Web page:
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GIB sell-off to be probed by MPs

MPs are to investigate the Government’s decision to part-privatise the Green Investment Bank (GIB).

In June, business secretary Sajid Javid announced that the bank would be moved into private ownership, arguing that it would be able to operate across a wider range of green sectors and finance more projects.

The Environmental Audit Committee (EAC), which considers how the policies and programmes of Government departments and non-departmental public bodies contribute to environmental protection and sustainable development, has launched an inquiry into the sell-off and is inviting written submissions.

It is chaired by Labour MP Huw Irranca-Davies, pictured, a shadow minister in the last Parliament.

Since the GIB launched in November 2012, the Government-owned institution has been charged with unlocking private investment in low-carbon and green sectors.

When the proposed sell-off was announced, GIB chief executive Shaun Kingsbury said that capital from the Government would not be enough to sustain investment.

“Attracting [private] investors is a key strategic step for the GIB. It will not only ensure that we have the capital to grow but it will allow us to borrow and invest in a broader range of green infrastructure projects.”

However, the plan has been criticised in some quarters amid concern it will undermine the GIB’s ability to meet its goals, mean a loss of focus on environmental schemes and damage confidence in low-carbon sector investment more generally.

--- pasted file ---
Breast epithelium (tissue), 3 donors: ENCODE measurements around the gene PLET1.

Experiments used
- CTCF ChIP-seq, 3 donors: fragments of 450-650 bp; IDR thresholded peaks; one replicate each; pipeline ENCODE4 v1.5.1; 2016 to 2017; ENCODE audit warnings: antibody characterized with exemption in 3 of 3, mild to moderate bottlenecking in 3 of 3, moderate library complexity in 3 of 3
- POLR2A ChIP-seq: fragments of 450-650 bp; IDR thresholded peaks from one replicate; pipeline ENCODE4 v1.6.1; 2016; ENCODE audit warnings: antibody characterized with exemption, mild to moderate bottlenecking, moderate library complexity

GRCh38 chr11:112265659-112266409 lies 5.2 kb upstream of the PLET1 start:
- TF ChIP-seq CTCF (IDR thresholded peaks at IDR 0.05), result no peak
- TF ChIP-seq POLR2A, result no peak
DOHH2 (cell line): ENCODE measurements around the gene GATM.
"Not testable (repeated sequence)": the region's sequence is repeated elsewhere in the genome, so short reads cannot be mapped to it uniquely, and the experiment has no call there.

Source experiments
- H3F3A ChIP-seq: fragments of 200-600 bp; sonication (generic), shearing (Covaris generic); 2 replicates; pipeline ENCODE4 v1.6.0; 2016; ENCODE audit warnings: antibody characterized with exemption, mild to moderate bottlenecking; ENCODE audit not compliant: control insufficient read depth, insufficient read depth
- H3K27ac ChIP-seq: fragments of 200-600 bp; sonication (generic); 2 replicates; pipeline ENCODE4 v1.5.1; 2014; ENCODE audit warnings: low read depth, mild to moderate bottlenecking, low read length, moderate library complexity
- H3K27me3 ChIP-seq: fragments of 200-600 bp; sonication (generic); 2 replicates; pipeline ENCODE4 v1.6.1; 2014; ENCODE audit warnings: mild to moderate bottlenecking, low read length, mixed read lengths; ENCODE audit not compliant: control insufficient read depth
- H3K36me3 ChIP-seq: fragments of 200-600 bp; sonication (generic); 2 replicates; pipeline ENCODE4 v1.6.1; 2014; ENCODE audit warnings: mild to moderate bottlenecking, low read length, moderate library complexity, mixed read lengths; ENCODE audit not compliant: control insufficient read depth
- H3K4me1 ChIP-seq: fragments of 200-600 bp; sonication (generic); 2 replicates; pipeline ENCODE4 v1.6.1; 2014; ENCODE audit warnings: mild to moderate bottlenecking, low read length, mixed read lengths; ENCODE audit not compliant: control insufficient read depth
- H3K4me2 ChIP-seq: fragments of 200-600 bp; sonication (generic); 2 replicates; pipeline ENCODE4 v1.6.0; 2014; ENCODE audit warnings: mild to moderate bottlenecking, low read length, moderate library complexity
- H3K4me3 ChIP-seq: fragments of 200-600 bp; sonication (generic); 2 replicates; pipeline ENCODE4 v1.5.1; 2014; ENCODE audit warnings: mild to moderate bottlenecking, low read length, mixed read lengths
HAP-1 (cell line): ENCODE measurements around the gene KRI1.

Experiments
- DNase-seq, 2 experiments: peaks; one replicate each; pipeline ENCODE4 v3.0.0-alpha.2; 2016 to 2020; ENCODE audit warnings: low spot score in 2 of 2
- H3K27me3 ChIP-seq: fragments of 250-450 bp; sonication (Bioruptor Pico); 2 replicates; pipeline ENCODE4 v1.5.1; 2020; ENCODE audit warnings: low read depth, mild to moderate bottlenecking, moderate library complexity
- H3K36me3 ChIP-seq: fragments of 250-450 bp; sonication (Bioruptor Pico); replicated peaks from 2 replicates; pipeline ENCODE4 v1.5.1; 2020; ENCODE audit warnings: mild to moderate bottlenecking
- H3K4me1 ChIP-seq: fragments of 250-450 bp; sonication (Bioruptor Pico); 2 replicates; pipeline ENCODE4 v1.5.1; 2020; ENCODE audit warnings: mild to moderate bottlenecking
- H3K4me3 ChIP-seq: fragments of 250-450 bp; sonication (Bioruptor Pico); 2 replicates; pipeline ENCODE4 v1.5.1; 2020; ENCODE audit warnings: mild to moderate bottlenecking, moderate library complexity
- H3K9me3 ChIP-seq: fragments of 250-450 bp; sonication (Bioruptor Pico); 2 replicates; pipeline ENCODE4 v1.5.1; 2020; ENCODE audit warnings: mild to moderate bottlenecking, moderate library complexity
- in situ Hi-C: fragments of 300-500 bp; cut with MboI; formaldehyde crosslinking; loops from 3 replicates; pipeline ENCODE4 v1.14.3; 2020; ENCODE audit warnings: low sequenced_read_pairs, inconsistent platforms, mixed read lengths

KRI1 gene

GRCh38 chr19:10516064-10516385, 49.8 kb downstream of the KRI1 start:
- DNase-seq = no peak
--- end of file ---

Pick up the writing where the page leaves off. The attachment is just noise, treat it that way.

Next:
Javid responded: “I wish to make clear that the Government also wants and expects a privately owned GIB to continue this clear focus on green sectors – mobilising more private capital and further accelerating the transition to a green economy.

“As part of any sale process, we would expect potential investors to confirm their commitment to the GIB’s green values and to set out how they propose to ensure these are protected.”

The EAC will question representatives of the GIB, stakeholder organisations and the Government. Written evidence has to be submitted by 15 November 2015 on whether:

  • the proposed privatisation of the GIB will achieve the benefits claimed by the Government
  • the proposed privatisation is consistent with its role in unlocking private investment and supporting projects that would not otherwise be funded
  • the bank’s performance is put at risk  
  • the policy forms a coherent part of the Government’s broader strategy on renewables and the green sector 
  • the change presents any other risks or opportunities

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